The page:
Sistan & Baluchistan comprising 19 counties and the center of Zahedan are placed in the southeast of the country as the largest province of Iran. It borders South Khorasan, Kerman, and Hormozgan provinces, Oman Sea, and Pakistan, and Afghanistan countries. The area with a warm and dry climate has Sistani and Balochi inhabitants who speak Farsi (with Sistani dialect) and Balochi languages.
Darius the Great (reign: 522-486 B.C.) has referred to the Baluchestan region in the Behistun and Persepolis Inscriptions as “Mecca”. According to the mythological history of Iran, Sistan was the birthplace of Rostam, a character in the epic masterpiece of Shahnameh written by Ferdowsi. Rostam was the ruler of Sistan that encompassed Zabulistan, Bast, Ghazni, and Kabulistan regions. The natives called this area “Zarnak”, while after the invasion of the Scythians, the name was replaced by Sakestaneh or Sajestan meaning the Land of Scythians.
Ardeshir Babakan, the founder of the Sassanid Dynasty (224-651 A.D.), conquered the Sakestaneh region, and later in the aftermath of the conquests of Muslims, Yazdegerd III (reign: 632-651) escaped to Sistan after his defeat in Kerman city. Importantly, Sistan became a part of the territory of the Samanid (819-999), Ghaznavid (977-1186), and Seljuk (1037-1194) Dynasties. When the Safavid Dynasty (1501-1736) came to the throne, Shah Ismail I seized Sistan.
After the death of Nader Shah (reign: 1736-1747) during the Afsharid Dynasty (1736-1796), a disagreement between Afghanistan and Iran over Sistan in 1835 led to the intervention of Britain and the establishment of a new border between the two countries.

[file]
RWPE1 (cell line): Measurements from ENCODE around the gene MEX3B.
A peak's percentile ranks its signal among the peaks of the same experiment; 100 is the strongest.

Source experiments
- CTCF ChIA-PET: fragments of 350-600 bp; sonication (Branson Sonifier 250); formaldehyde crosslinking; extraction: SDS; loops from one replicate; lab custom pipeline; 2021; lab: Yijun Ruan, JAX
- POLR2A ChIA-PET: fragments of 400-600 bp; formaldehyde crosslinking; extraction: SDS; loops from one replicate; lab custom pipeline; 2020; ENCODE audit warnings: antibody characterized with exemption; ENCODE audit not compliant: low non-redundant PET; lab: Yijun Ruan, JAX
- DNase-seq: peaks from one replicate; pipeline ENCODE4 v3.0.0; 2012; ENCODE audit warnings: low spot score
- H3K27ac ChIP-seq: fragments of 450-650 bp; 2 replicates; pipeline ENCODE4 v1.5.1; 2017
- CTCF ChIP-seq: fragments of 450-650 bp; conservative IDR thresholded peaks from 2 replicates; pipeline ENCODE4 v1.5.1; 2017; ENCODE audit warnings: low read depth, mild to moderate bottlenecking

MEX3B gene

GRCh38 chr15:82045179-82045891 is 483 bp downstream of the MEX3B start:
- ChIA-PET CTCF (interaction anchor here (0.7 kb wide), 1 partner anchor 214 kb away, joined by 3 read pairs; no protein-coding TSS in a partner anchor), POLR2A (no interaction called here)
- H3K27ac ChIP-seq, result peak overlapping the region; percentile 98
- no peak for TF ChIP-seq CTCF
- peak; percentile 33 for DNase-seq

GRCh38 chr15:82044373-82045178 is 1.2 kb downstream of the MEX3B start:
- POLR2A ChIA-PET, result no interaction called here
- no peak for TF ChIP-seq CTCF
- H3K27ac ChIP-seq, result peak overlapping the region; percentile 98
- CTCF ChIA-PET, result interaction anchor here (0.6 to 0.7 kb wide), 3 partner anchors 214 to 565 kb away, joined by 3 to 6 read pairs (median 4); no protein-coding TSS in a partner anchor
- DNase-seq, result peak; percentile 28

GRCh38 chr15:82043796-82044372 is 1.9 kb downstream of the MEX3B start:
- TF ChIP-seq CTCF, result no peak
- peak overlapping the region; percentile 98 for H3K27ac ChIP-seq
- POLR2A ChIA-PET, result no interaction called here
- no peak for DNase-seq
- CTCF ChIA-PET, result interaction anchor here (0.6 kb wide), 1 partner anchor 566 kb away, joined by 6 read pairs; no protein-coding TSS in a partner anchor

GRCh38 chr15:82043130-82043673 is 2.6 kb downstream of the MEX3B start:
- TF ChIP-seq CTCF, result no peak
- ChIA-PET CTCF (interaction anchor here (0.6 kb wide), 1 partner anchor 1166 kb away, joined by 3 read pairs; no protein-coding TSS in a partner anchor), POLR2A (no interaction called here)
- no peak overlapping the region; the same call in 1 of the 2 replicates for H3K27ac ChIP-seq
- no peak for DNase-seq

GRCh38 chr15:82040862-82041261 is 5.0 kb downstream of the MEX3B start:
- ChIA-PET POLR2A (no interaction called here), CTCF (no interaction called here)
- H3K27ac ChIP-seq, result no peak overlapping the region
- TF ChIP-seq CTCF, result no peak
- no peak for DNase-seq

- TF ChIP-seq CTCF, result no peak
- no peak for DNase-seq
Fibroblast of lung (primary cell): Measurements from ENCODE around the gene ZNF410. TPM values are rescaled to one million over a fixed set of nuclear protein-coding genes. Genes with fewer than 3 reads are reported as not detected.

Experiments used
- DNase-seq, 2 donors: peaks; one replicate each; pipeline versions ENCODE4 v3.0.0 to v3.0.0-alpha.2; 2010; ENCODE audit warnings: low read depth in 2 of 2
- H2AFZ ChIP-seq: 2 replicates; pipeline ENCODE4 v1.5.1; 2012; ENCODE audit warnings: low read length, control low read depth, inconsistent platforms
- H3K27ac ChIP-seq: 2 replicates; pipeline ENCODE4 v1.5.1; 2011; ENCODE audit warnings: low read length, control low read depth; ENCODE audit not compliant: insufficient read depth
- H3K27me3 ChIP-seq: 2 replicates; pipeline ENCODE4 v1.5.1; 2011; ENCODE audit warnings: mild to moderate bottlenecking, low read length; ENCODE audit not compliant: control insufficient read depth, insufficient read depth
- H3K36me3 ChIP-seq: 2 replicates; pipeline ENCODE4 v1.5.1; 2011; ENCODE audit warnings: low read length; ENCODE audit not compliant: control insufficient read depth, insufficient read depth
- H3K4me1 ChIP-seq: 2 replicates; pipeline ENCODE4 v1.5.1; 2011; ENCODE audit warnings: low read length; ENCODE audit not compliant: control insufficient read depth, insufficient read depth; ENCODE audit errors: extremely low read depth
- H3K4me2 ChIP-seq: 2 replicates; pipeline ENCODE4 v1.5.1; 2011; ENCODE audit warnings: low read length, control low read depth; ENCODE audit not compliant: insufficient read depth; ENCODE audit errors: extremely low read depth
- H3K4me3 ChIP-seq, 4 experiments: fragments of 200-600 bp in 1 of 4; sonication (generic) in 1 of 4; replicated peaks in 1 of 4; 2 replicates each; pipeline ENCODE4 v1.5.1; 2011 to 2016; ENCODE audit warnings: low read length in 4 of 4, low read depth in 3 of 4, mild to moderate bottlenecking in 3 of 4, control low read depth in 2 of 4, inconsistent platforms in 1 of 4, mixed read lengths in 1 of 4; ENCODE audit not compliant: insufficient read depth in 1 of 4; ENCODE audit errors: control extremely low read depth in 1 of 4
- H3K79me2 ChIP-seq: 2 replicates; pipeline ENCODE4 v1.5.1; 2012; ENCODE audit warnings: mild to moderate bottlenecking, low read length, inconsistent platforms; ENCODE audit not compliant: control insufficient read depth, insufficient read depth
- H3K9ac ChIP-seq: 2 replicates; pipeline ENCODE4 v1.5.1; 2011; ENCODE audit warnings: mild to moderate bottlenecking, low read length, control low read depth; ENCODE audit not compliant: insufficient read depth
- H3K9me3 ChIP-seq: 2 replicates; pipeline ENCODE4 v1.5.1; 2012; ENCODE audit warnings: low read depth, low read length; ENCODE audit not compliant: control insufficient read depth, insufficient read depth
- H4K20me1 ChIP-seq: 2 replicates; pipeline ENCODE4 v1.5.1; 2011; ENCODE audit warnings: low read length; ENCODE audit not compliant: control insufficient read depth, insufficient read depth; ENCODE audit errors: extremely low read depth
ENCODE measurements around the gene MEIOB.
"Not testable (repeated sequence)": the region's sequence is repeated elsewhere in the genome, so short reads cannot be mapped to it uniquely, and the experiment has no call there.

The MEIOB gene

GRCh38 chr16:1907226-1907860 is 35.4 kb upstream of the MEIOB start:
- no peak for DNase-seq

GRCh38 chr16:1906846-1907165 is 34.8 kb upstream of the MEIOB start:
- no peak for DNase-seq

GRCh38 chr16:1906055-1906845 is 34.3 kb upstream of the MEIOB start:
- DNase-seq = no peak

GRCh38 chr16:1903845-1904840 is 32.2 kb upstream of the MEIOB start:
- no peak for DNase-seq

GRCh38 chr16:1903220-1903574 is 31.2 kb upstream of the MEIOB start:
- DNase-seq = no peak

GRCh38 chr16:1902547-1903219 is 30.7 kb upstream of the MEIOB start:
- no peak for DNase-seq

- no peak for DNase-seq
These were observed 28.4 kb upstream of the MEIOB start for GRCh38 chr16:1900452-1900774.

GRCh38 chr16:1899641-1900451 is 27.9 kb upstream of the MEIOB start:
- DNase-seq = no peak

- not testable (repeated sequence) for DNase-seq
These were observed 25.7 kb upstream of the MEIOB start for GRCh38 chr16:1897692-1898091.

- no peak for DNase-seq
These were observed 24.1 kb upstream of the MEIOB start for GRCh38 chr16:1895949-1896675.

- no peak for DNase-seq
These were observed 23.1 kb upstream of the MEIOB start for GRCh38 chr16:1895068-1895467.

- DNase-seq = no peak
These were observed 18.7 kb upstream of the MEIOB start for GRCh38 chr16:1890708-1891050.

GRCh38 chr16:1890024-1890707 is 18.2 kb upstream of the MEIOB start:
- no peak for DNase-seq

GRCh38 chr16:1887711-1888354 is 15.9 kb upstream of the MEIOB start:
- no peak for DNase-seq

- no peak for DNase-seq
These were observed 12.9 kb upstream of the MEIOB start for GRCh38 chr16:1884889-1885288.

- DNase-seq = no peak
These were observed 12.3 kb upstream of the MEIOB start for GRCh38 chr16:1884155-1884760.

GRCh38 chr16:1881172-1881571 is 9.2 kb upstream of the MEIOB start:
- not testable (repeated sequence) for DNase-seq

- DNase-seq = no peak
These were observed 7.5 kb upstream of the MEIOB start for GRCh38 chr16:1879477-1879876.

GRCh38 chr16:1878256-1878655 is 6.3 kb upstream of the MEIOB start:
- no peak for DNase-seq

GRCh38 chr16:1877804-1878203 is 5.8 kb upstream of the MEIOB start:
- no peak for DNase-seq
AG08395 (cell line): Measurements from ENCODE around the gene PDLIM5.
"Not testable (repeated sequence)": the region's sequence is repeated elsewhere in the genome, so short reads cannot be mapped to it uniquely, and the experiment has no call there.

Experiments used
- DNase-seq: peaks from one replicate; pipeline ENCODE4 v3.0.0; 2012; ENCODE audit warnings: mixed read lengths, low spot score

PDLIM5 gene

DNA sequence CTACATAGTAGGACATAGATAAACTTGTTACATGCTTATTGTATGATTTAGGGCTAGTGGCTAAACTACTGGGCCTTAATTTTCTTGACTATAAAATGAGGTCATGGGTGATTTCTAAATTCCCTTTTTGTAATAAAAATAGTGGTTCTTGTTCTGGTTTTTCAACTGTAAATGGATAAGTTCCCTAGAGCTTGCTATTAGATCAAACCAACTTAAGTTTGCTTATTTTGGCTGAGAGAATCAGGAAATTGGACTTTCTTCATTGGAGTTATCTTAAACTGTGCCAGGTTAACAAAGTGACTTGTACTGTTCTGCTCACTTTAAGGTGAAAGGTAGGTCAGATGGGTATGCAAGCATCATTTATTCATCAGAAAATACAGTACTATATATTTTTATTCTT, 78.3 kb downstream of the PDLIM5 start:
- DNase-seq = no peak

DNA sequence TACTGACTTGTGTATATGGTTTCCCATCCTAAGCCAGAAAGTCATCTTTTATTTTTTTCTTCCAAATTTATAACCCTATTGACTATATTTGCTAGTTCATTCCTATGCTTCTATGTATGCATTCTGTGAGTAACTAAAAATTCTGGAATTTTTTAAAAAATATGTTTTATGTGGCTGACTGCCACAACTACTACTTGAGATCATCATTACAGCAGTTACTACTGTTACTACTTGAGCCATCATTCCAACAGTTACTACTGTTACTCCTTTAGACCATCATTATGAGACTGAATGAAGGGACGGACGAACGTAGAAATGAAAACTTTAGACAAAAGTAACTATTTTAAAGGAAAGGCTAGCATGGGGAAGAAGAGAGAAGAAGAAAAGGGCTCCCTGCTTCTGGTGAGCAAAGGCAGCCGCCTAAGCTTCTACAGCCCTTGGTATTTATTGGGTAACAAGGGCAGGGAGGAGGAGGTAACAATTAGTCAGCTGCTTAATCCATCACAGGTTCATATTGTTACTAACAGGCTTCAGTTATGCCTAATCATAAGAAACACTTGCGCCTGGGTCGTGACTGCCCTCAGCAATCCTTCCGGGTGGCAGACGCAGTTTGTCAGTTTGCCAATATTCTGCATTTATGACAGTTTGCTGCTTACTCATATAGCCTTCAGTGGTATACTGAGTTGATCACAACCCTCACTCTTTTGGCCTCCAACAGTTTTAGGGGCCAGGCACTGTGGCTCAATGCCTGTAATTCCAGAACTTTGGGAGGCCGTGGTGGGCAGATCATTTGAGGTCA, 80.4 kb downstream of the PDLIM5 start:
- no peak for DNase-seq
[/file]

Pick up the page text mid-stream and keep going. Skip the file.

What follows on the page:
Baluchestan was attacked several times since the advent of Islam in 651 through the Qajar Dynasty (1796-1925). For example, following the attack of Seljuk to Kerman, the Baluch people apparently migrated from Kerman to Makran district. In the Qajar period during which Baluchestan was totally inside the borders of Iran, this area came out of the authority of Khanate of Kalat (Baluchestan province in current Pakistan). In 1835, the Kalat border with Baluchestan of Iran was determined and a part of Baluchestan attached to Pakistan.
Of the historical attractions of the province include the remains of the early civilizations in Dahan-e Gholaman, Mount Khajeh, and other ancient hills distributed in the area. Furthermore, the natural attractions of the region include wetlands, deserts, Martian mountains, Taftan Summit (the only semi-active volcano in Iran), mud bubbles, Oman Sea coasts, rivers, and protected areas of Bahu Kalat as the habitat of the short muzzle crocodile (Gando). Chabahar Free Trade Zone, Hara jungles, pink lake, and Machi windmill are among other attractions of this province.
Meanwhile, the Lut Desert and Shahr-e Sukhteh (burnt city) have been registered on the UNESCO World Heritage list.
The province’s handicrafts include different kinds of traditional jewels, musical instruments, Lenj (a form of a traditional boat), saddlebags, mat weaving, embroidery, coin, and mirror sewing, Balochi needlecraft, wall hangings, pottery (Village of Kalporagan), and curtain.
The most common souvenirs in the province are different kinds of tropical fruits like date, mango, bananas, papaya, olive, Indian white shrimp, lobster, and various fish. Local cuisine also includes Tanoorcheh kebab, yellow curd, Pekore, Shilanj, Kahli, Halkary bread, Qalifi, Zaboli curd, and Baluchi stews.